Fear and Loathing in Las Vegas (1998, Dir: Terry Gilliam)
Based on the legendary book by the Godfather of Gonzo journalism Hunter S. Thompson, Fear and Loathing injects us into the phantasmic mind of Thompson’s alter-ego, journalist Raoul Duke (Johnny Depp) as he travels to that mecca of madness, Las Vegas (in the year of the Lord 1971) to cover the Mint 400 offroad race, as well as a police convention about the dangers of drugs. From start to finish it’s a bizarre, off-kilter ride to the outskirts of sanity where anything can happen, and controlled substances are used as methods for seeing the world differently (and often not in an attractive way). One of our favorites from both Depp and Gilliam that never fails to get you to “buy the ticket and take the ride!”
Brute Force (1950, Dir: Jules Dassin)
A bleak film noir gem which stars Burt Lancaster as Joe Collins, an inmate at Westgate Prison that leaves a term in solitary confinement with a deep determination to escape. Meanwhile the cruel chief of security Capt. Munsey (Hume Cronyn) uses his influence to get the prisoners to inform on each other which causes constant turmoil and mistrust. As Collins tries to persuade other inmates to help him bust out we get to know more about them. Each of the men, whose love for a woman got them in trouble, share their personal, tragic stories. Brute Force was inspired by an actual incident at Alcatraz prison a year before its release in which prisoners fought against the police when an escape attempt went bad. This film contains some of the most violent scenes ever shot. We also highly recommend Dassin’s other film noir efforts including Thieves’ Highway, Night and the City and The Naked City.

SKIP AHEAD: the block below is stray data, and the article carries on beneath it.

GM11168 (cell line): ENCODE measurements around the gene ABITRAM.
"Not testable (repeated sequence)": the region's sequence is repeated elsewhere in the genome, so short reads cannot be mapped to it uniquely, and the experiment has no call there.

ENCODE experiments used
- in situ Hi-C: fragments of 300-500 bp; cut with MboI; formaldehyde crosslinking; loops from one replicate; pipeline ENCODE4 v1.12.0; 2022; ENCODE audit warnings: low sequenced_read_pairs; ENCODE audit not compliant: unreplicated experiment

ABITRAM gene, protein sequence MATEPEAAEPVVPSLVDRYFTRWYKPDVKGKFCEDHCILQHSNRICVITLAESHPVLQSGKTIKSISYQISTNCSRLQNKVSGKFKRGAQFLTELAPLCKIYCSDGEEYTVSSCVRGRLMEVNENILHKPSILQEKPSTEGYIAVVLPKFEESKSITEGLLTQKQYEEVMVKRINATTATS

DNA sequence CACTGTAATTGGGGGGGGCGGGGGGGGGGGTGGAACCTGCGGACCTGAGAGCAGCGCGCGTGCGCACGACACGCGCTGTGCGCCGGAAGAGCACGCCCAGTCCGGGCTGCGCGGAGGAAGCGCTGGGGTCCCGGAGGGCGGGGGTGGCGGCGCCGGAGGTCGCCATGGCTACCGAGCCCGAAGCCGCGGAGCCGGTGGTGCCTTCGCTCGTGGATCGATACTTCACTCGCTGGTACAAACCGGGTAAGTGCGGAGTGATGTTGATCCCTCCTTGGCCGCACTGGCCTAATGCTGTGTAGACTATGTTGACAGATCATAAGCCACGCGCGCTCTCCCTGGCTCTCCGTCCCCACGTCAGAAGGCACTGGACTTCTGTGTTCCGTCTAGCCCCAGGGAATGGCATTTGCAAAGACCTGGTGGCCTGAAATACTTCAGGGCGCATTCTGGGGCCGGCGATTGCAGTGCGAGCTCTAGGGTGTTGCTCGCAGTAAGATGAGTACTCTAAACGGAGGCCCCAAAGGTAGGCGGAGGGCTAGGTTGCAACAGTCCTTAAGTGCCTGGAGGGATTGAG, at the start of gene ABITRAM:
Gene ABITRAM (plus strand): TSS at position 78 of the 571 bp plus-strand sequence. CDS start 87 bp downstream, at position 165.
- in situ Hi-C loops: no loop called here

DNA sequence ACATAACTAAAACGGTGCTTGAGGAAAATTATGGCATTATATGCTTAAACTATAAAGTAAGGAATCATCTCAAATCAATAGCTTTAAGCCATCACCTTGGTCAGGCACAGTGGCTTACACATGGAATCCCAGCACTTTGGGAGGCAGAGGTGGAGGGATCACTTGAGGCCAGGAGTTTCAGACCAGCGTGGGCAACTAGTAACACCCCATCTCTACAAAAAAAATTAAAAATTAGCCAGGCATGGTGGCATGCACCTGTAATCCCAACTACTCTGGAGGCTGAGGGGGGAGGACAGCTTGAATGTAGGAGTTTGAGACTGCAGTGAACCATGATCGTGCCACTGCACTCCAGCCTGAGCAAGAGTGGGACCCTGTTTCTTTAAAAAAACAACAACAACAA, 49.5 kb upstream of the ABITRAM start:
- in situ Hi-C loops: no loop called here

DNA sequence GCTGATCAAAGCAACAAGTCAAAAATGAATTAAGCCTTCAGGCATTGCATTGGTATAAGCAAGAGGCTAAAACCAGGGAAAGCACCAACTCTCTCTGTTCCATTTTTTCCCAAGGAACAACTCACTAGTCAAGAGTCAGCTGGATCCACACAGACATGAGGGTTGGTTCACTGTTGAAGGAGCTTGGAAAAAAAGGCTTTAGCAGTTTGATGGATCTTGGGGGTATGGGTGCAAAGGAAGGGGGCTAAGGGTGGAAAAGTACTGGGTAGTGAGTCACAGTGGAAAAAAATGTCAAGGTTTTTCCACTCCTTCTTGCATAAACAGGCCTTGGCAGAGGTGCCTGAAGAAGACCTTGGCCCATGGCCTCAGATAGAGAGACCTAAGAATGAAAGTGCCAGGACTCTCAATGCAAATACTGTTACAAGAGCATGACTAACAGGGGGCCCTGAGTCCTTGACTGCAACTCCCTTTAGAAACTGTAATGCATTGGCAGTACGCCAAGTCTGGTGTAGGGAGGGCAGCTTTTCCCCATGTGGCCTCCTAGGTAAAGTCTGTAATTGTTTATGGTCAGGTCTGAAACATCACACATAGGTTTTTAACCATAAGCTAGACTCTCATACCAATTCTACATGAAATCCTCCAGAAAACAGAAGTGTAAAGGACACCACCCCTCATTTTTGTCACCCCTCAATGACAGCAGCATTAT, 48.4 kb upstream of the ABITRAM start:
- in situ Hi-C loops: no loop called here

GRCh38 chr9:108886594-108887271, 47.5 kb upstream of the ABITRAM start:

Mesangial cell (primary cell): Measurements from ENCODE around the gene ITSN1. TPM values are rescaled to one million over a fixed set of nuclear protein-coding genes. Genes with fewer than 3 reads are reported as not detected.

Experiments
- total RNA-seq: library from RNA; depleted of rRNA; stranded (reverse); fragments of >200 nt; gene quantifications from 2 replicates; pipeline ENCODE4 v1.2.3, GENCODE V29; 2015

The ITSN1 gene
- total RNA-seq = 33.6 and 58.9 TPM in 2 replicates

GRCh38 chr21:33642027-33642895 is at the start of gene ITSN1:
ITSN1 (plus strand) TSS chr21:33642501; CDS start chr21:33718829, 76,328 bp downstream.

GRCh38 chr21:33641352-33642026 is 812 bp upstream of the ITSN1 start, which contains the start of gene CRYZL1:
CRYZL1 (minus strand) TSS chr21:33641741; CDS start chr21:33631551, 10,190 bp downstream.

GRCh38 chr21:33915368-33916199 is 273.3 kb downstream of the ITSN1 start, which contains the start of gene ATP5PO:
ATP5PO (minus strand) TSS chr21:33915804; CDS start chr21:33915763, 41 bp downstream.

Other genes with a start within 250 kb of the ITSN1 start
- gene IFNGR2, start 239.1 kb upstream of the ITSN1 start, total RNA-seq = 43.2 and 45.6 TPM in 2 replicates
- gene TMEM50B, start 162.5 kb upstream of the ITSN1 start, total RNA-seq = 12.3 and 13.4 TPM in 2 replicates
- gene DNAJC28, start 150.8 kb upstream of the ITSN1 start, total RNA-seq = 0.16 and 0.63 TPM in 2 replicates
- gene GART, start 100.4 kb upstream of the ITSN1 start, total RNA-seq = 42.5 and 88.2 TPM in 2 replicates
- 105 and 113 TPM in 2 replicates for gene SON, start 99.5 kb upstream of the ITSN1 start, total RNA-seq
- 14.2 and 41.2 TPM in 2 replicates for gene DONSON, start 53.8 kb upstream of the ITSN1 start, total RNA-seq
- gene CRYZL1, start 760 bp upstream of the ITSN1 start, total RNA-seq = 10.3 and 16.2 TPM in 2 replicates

3:10 To Yuma (1957, Dir: Delmer Daves)
Based on a short story by Elmore Leonard, Glenn Ford plays Ben Wade an outlaw who is captured by Dan Evans (Van Heflin) an Arizona rancher that takes the job because he needs money due to a long drought. Evans becomes an unlikely hero as he guards Wade while the gang he’s led try to free him. Ford was known for playing good guy roles so his turn as Wade makes the film rather unique. While he is “the villain” of the film, you always kind of know he’s not all bad. The striking black and white cinematography by Charles Lawton Jr. gives the movie a visual boldness making it one of the best looking Westerns of its day. The film was remade in 2007 by James Mangold. Check them both out.
Breathless (1959, Dir: Jean Luc Godard)
A wannabe Humphrey Bogart and French criminal on the lam, Michel (Jean Paul Belmondo) falls in love with a pretty American journalist Patricia (Jean Seberg) living in Paris. Michel tries to evade the law in a laidback French take on all the intense gangster movies Godard enjoyed in his youth. Instead of the classic hard boiled deadly atmosphere there is a light, bohemian mood that is romantic, playful and adventurous. The perfect kind of film to usher in the new era of anti-bourgeoise cinema the Cashiers du Cinema scene were so tired of. This directorial debut from the Nouvelle Vague’s original “Enfant Terrible” is best known for its groundbreaking, inventive camerawork and jumpcut editing. We also recommend the high falutin 1983 color remake starring Richard Gere. Sadly that has not been picked up by Criterion yet.